You may think you know it all about Disney World, but I promise you that you don’t! As an annual passholder, I thought I knew everything too. When I was sent a book about Disney hacks to review, I thought that I surely knew everything. I was shocked to find some new nuggets of information inside. Walt Disney World Hacks by Susan Veness provided a unique view of my favorite theme parks as she shared her in-depth knowledge of each park. These simple strategies are not overwhelming, and I thoroughly enjoyed tossing this book into my travel bag for our next trip so we have it to glance at when we may need guidance.
For instance, did you know that:
- You can time your trip on the Jungle Cruise so that you’re on the water with the perfect view of the nightly fireworks?
- Taking a shortcut through the shops in Animal Kingdom can give you easy entry into popular attractions like Dinoland and Pandora?
- Filling up your car’s gas tank at a resort station is often less expensive than going offsite … unlike pretty much everything else?
These things may sound simple or obvious to you, but when you add up all of the information inside her book… you can save time, money, and enjoy your trip even more. Disney World can be a lot to take in for many families. You save for your annual trip and have a few days to tackle every park that you want to see. Expectations are high, and when you travel with kids, this vacation might not feel like a vacation anymore. I asked if I could share a few foodie hacks with you, and here are some majorly helpful ideas from the Walt Disney World Hacks book:
Walt Disney World Hacks
333. Use Quick-Service Credits As Snack Credits: Epcot hosts four festivals each year that include food- and drink- sampling kiosks (Food & Wine, Flower & Garden, Festival of the Arts, and Festival of Holidays), and you can easily assemble a full meal by using your snack credits as you wander around World Showcase. The added bonus is, you’ll get even better value from each credit by ordering samples costing $7 or more. You can also use your Quick-Service credits at the kiosks, but each person must choose all of his or her samples from a single kiosk. Choose as many kiosks as you have people in your group and order individually so you’re not stuck with just one kiosk’s cuisine. It’s perfectly fine to swap with each other once you receive your items.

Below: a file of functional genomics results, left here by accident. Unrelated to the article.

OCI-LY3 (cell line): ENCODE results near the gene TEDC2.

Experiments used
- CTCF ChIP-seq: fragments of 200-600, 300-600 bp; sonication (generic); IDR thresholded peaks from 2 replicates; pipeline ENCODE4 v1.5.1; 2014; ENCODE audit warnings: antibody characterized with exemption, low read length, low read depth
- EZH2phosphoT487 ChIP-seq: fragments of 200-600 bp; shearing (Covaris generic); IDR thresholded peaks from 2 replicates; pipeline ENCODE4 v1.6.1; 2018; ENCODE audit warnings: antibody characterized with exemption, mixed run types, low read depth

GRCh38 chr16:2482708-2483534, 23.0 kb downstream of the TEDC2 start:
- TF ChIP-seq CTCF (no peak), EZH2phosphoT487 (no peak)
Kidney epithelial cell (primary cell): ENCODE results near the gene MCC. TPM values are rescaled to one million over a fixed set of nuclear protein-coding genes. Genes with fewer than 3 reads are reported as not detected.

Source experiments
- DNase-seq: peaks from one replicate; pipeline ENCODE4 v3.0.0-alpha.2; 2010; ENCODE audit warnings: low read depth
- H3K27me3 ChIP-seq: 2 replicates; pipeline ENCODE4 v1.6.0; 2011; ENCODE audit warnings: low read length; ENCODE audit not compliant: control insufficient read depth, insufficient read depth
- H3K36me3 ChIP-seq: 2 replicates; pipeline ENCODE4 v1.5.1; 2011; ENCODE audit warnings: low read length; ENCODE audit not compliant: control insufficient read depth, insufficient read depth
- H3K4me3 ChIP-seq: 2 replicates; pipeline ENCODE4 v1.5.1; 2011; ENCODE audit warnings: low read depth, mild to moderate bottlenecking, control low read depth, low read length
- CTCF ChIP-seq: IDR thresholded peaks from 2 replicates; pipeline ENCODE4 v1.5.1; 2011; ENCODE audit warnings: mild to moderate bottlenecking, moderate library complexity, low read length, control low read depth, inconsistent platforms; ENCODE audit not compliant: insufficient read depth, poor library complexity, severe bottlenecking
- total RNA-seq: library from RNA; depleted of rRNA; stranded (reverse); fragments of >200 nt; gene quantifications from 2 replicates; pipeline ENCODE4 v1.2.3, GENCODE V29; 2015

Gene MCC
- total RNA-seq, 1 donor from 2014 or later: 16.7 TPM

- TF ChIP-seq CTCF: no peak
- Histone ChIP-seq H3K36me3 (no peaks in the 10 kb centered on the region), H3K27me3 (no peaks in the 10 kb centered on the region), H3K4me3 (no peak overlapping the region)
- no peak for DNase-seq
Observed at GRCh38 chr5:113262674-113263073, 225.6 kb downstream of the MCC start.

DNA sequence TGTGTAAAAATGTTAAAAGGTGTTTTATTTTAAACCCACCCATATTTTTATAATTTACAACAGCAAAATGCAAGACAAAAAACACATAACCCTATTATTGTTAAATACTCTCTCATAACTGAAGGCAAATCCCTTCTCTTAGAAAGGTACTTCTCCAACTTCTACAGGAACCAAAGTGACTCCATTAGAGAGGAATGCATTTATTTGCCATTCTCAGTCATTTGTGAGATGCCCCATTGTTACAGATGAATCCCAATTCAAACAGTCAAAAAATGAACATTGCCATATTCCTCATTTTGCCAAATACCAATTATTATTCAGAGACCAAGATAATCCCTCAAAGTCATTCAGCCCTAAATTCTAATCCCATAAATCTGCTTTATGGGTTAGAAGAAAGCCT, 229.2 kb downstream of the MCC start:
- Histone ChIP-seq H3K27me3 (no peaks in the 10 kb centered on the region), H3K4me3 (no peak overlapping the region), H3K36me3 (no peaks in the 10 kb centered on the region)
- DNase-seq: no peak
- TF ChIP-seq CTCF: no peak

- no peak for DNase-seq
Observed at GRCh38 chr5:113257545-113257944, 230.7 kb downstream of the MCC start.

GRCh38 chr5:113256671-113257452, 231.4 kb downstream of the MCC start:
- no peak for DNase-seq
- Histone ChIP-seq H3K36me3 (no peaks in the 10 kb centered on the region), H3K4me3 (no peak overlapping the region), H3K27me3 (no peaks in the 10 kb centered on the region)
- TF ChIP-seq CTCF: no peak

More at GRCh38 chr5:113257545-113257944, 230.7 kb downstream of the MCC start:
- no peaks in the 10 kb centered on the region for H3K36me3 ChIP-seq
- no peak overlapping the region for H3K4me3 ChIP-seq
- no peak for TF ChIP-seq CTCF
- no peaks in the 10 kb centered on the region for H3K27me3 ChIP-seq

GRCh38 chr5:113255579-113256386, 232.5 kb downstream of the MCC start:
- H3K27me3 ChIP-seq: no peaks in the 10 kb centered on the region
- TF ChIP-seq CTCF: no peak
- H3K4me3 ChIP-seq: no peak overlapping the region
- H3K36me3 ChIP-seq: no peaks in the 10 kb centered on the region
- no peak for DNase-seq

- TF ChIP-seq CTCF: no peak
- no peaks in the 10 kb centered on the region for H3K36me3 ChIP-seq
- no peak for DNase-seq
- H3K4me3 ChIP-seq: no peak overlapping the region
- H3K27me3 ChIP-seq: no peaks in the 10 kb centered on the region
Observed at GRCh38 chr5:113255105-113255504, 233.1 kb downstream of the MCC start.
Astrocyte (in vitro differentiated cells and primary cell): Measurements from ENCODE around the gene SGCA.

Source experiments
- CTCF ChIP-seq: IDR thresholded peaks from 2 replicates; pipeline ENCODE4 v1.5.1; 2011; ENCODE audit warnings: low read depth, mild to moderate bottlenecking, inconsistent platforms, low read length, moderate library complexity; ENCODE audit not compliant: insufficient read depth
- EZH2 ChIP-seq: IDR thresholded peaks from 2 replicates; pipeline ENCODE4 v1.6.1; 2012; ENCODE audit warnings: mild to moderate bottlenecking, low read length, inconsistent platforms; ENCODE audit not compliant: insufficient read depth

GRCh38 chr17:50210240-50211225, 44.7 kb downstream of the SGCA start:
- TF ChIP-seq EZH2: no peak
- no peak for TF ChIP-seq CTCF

335. Use the Mobile Order Service App: Why wait when you could order food using the My Disney Experience app and bypass the line? Tap on “Dining,” choose a counter service location that accepts mobile ordering, tap “Order Food,” then select the items you want and pay using your credit or debit card, or the Disney Dining Plan. Rather than waiting until you actually arrive at the restaurant, tap “I’m Here, Prepare My Order” on the app as soon as you’re within range and the prompt pops up on your screen, so that your food is ready when you walk into the restaurant. Otherwise, Cast Members will only start preparing it once you’re there. Be sure to check your order for accuracy when you pick it up.
372. Plan Ahead for Picky Eaters: From the humblest in-park kiosk to world-class, five-star dining, you’re surrounded by food at Disney, but the picky eater in your group turns their nose up at everything. Avoid a food mutiny by knowing your options before you leave home. Check out the menus at https://disneyworld.disney.go.com/dining, and choose one or two locations in each park that appeal to everyone. Buffets are a good choice with fussy eaters, but the cost adds up quickly. Instead, seek out multi-option dining locations, such as Cosmic Ray’s Starlight Cafe at Magic Kingdom, Sunshine Seasons in Epcot, Sunset Ranch Market in Hollywood Studios, or Harambe Market in Animal Kingdom. Last-ditch effort? Ask to speak to the chef. Most table service locations can modify a dish to suit finicky tastes.
If you’re ready to be more prepared for your next Disney World vacation, look for Walt Disney World Hacks!
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Excerpted from Walt Disney World Hacks by Susan Veness. Copyright © 2019 by Susan Veness. Used with permission of the publisher, Adams Media, a division of Simon & Schuster, Inc. All rights reserved.